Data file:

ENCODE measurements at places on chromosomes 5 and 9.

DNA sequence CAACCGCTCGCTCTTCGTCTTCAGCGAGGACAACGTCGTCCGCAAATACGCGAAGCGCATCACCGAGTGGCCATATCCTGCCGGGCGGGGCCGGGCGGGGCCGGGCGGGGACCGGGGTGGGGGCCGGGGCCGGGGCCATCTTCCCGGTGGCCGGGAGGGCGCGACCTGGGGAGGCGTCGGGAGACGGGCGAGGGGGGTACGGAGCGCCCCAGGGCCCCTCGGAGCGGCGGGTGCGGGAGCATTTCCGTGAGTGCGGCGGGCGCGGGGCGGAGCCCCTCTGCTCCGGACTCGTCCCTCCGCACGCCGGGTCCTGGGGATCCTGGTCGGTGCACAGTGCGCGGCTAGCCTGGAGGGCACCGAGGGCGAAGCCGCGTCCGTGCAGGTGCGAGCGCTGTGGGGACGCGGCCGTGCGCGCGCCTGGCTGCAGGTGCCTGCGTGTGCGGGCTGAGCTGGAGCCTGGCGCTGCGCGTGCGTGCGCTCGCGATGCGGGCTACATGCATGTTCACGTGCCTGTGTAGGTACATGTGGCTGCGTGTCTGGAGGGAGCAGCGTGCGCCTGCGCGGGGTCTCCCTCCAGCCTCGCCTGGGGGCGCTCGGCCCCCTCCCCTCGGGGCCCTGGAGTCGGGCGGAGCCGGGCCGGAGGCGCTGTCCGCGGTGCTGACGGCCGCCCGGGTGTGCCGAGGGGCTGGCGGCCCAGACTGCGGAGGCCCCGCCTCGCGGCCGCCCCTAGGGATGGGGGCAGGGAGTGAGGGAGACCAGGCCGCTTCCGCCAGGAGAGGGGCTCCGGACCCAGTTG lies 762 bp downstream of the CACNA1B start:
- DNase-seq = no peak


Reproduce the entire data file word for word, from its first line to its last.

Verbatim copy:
ENCODE measurements at places on chromosomes 5 and 9.

DNA sequence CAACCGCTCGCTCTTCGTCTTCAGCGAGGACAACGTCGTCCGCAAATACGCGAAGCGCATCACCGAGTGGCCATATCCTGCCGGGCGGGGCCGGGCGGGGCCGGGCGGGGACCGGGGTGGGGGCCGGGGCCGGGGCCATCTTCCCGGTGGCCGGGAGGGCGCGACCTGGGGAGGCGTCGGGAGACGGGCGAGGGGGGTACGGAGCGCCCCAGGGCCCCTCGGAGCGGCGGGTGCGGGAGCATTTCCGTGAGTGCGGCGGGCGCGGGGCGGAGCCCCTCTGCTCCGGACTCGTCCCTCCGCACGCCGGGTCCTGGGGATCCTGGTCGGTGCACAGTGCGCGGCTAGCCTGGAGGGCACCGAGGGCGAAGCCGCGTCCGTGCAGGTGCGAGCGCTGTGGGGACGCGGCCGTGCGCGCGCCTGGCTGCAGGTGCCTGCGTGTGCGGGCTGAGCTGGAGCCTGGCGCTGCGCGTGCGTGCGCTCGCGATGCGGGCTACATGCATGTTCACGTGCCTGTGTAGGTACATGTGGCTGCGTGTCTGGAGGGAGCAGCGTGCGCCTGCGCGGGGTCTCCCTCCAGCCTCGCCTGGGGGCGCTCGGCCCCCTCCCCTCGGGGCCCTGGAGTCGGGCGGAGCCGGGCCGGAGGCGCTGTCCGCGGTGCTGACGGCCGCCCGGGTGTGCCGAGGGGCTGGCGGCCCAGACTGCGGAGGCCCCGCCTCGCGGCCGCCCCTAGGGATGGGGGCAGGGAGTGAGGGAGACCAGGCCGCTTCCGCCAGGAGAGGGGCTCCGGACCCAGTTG lies 762 bp downstream of the CACNA1B start:
- DNase-seq = no peak